It’s entirely possible you didn’t know that Project Runway was back for a new season of fierce sewing madness. You can thank Bravo for that, because they failed to run the usual slew of promos counting down to the premiere. Why is Bravo seemingly ignoring their much-beloved series? Maybe because it won’t be theirs much longer as the Weinstein Company recently announced a five-year deal with Lifetime that will move the show to “television for women” beginning next season.
But back to the season at hand. Right off the bat, it becomes apparent that this will be the season of people trying to become the next Christian Siriano. While “fierce” and “hot tranny mess” worked for the extremely talented winner of season four, replicating Siriano’s catch-phraseology seems cheesy and desperate. Pathological tanner Blayne Walsh seems determined to try. He nicknamed his first look “Girlicious,” and has since convinced a reluctant Tim Gunn to say “Holla atcha boy” instead of “Make it work!” Other immediate personality standouts include Stella Zotis, who loves working with “‘leah-thah,” and Stephen “Suede” Baum, who sports a faux-hawk and perpetually refers to himself in third person.
The contestants’ diva-like personalities have led to increased screen time for arguments and snide commentary. Few of the designers have demonstrated the ability to work together, making Brooke Shields’s challenge to design something for her to wear on Lipstick Jungle a true test. Keith Bryce and Kenley Collins bickered so much over their choice of fabric that Gunn needed to play moderator. Daniel Feld and Kelli Martin attacked one another on the runway, each questioning the other’s taste level. Even when not working together, the designers feel the need to discuss the outfits created by those around them. Stella’s leatherwork involves beating her material to death with a hammer, and she clashed with Blayne over her fondness for the goth-punk aesthetic.
This season has included a number of throwbacks to previous seasons, with repurposed challenges (such as a return visit to Gristedes, the grocery store from season one) and the return of former contestants (Austin Scarlett has been a guest judge, and Chris March came back to advise). Unfortunately, the level of talent has fallen from its previously high benchmark, as no designer has created a truly standout ensemble so far. Several early eliminations involved cuts due to poor construction, and the designers have displayed a troubling lack of creativity and innovation, choosing traditional materials and creating simple silhouettes instead of pushing the envelope. Designs of past seasons included dresses made of candy and cornhusks, but during this season’s supermarket challenge, four designers all picked the same tablecloth as a base material.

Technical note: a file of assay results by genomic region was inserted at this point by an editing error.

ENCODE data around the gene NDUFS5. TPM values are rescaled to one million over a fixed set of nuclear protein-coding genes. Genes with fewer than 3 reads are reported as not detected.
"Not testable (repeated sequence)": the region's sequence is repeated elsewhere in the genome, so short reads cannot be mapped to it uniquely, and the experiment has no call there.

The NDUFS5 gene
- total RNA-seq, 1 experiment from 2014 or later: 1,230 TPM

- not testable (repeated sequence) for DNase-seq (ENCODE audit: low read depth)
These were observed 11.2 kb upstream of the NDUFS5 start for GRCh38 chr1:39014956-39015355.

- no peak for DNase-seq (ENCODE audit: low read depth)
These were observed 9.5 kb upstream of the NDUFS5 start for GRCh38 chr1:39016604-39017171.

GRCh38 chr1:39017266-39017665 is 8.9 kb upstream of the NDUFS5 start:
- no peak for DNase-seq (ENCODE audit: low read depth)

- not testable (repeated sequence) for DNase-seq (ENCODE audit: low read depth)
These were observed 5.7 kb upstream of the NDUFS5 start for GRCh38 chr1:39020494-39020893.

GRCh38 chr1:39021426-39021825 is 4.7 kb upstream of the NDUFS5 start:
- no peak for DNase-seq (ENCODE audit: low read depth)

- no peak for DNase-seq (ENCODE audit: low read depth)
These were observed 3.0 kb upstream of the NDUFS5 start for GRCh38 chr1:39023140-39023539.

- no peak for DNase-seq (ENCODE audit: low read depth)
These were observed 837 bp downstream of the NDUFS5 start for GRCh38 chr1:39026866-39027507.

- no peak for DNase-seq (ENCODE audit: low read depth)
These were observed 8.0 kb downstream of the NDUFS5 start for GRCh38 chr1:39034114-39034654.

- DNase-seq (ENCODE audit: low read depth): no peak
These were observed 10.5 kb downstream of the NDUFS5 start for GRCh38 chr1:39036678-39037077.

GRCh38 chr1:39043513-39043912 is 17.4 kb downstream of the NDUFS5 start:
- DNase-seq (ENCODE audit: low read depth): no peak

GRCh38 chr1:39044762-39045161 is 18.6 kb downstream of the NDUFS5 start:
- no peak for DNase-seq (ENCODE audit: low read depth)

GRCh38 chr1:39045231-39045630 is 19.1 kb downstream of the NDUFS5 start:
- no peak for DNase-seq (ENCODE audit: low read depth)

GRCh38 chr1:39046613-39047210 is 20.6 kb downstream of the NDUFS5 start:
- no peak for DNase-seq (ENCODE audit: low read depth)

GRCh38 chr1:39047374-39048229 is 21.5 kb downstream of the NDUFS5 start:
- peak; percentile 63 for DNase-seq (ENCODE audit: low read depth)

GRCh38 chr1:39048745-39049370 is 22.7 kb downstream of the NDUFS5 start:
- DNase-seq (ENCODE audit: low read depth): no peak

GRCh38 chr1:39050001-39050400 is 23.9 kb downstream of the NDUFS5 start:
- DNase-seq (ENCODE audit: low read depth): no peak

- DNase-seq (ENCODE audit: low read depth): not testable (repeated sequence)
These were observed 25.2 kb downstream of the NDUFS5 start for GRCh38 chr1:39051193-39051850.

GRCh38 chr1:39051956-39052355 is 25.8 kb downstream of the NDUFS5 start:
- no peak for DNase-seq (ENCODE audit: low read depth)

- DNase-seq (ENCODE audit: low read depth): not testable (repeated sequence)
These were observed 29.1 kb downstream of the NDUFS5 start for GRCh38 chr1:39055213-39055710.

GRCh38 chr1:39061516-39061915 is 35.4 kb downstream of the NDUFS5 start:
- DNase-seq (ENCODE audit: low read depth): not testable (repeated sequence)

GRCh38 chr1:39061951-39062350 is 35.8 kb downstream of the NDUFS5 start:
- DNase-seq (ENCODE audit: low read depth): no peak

Judges Michael Kors, Nina Garcia and Heidi Klum have sat through several lackluster runway shows, and all three have expressed surprise at the designers’ lack of enthusiasm. The Olympic challenge, in which the designers were required to create an outfit for the opening ceremonies, produced a strange mix of cocktail attire and sportswear. Two designers even abandoned the no-brainer color scheme of red, white and blue, prompting Garcia to question their abilities to separate their own personal preferences from the needs of their clients. A few designers have managed to pull off some interesting concepts, and some have truly embraced the challenges: Daniel created a dress made entirely of plastic cups in the first episode; Terri Stevens sews so quickly that she was able to make an entire kimono, complete with floor-length sleeves and an obi belt, for last week’s challenge to design for drag queens.
Project Runway begins every season with a rocky start as the early weeks don’t really showcase the work of all the designers, and now that some of this season’s weaker designers have gotten Klum’s kiss-off, perhaps the remaining group can settle down to the task of constructing some truly amazing clothes. So far, though, they haven’t been able to make it work.